We thought we were in a dream, all the joys and fears at the same time. We got two cribs, two sets of every outfit (but in different colors), two swings, two of everything…except two identical boys.
We lost Jonathan James when he was 7 months (in utero). I was given the choice, but I never held him. I had to carry his identical brother Lewis Jordan, for an additional 7 weeks. He just was not ready to leave his brother until then. We knew about the extreme risks of twin-to-twin transfusion, how our surviving son would likely have severe brain damage as blood shunting causes terrible problems for a developing baby. We prepared ourselves for the very real possibility that our surviving son might not recognizing us, speak or walk.
We were destroyed.
I spent the next 7 weeks in a rocking chair in the nursery with TWO of everything; rubbing baby lotion on my hands and inhaling, trying to stop the sobs and the unearthly sounding wails that came from deep within my heart.
But I had another to worry about. Lewis. During all this turmoil, the grief over Jonathan could not be allowed to hobble me too badly, I could not let it, I had to be ready to care for the child that was alive and waiting to meet his parents.
Thank Christ the doctors were wrong about Lewis’ challenges. He was born by C-section on a cold January day, crying out when they removed him from his space. I know he cried out because they were taking him from his beloved brother, Jonathan. They thought it was because he was cold and the lights were bright. Fools.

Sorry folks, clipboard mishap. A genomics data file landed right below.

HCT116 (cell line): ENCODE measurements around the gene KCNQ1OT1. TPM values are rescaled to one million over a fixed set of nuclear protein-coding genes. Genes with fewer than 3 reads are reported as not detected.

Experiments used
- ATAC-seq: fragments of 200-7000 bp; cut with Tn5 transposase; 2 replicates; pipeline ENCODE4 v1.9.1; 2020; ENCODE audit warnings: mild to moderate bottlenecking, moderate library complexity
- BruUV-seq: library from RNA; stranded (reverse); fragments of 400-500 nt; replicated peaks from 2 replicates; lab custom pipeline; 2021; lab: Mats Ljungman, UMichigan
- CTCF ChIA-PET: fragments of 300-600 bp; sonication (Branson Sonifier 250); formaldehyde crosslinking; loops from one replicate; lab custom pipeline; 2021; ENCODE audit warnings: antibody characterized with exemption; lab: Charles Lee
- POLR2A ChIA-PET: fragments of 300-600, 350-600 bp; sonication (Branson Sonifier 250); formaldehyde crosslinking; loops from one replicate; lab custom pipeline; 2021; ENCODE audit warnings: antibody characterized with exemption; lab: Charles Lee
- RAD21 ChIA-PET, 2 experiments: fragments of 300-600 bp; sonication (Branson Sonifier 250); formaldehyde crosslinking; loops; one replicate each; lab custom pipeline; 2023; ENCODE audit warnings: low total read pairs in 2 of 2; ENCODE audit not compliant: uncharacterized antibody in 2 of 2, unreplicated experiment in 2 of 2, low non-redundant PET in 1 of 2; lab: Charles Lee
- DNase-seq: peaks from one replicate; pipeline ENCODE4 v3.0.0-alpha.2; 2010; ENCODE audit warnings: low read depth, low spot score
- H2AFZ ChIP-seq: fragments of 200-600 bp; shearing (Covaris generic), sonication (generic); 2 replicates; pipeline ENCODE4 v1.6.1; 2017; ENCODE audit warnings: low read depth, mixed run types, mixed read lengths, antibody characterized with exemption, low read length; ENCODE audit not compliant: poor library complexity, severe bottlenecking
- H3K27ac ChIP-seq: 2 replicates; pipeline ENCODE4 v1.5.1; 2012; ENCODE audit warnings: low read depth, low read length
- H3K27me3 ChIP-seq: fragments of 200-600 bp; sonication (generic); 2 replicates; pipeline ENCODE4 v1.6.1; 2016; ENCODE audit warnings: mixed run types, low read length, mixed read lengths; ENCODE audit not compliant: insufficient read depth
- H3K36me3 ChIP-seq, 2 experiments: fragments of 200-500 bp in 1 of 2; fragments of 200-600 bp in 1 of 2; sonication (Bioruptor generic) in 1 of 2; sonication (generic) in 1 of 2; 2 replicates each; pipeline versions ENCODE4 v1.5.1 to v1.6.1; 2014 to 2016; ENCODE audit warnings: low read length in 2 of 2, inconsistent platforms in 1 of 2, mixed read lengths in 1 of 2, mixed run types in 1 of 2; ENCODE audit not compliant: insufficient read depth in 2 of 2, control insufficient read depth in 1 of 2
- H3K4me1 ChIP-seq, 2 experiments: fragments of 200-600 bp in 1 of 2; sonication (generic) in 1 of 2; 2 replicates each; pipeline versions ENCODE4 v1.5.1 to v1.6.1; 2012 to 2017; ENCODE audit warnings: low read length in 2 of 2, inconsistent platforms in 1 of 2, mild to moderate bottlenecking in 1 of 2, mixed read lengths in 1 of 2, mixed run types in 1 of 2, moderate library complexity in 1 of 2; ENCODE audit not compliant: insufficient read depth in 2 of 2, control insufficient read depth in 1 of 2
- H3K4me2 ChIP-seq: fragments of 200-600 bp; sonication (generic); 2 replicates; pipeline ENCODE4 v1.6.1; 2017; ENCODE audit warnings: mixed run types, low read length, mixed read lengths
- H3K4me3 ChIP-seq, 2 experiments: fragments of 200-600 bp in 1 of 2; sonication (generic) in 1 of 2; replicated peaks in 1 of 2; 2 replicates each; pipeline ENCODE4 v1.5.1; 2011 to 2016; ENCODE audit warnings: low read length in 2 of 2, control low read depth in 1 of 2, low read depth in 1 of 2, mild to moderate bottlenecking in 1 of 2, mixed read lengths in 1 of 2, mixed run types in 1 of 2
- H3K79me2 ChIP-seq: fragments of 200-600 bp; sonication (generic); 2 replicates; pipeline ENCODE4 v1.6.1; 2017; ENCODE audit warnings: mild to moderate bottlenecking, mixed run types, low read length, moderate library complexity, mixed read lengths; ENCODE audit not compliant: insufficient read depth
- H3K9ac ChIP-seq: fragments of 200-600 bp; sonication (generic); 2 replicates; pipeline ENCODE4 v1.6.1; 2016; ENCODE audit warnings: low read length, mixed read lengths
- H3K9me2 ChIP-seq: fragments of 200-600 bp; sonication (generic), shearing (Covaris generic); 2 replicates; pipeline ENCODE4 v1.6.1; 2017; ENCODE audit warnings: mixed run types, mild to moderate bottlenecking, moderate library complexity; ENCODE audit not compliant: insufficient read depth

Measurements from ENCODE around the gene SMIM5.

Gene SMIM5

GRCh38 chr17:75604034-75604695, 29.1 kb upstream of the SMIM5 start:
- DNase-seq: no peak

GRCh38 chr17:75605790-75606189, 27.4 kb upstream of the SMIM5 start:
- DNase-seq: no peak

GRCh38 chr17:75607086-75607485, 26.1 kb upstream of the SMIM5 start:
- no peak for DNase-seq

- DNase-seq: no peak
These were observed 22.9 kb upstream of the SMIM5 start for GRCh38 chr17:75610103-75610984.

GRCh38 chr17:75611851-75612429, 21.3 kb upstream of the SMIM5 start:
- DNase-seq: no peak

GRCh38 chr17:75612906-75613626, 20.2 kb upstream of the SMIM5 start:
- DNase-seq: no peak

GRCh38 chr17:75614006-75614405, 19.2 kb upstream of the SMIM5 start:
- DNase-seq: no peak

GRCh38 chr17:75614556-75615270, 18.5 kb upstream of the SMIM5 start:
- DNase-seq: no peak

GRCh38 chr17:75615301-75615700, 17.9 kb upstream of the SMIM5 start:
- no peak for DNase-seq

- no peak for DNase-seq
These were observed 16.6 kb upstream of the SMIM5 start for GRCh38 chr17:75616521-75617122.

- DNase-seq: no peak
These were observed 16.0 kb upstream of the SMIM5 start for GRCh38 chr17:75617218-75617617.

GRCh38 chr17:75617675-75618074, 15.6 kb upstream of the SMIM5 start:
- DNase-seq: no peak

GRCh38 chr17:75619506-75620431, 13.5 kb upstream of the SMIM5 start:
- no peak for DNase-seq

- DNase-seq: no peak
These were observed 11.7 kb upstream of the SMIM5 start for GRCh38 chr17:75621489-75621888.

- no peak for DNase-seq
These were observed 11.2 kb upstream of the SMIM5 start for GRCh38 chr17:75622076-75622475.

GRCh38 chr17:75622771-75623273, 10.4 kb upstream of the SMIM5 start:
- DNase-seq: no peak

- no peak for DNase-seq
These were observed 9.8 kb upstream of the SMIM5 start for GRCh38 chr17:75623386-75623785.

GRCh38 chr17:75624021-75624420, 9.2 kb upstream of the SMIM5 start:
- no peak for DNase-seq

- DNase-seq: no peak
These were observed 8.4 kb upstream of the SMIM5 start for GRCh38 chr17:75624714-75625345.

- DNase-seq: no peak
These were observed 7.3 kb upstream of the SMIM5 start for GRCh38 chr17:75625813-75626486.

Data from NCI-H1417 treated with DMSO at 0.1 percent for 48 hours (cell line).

His kidneys began to shut down 3 minutes after he was born. As they whisked him away from me, I demanded my husband leave my side and go with our son, to protect him, and promise to bring him back to me, healthy and safe.
The OB asked me if I wanted to see Jonathan, warning me that the body’s natural reaction is reabsorbtion, I asked only one question, “are you sure they were identical?” The doctor replied, “one sac, one placenta.” I replied with a heavy heart while still wide open on the operating table, “no, I already know what he looks like, just like his brother.”
Two hours later, my husband brought back our son, placed him in my arms and kissed my forehead. The doctors had stabilized him, no further medical issues had arisen and today he is a healthy, happy, wickedly intelligent nine-year old boy.
I will forever be happy that our son is healthy.
I also will be forever crushed that he does not have his twin brother.
I wish I could make the ache go away.
I wish that I was not jealous of other twins.
I will always wish that I had been strong enough to bring both of my sons into this world (though I followed every order from the medical establishment, I will always blame myself).
I wish I had my Jonathan.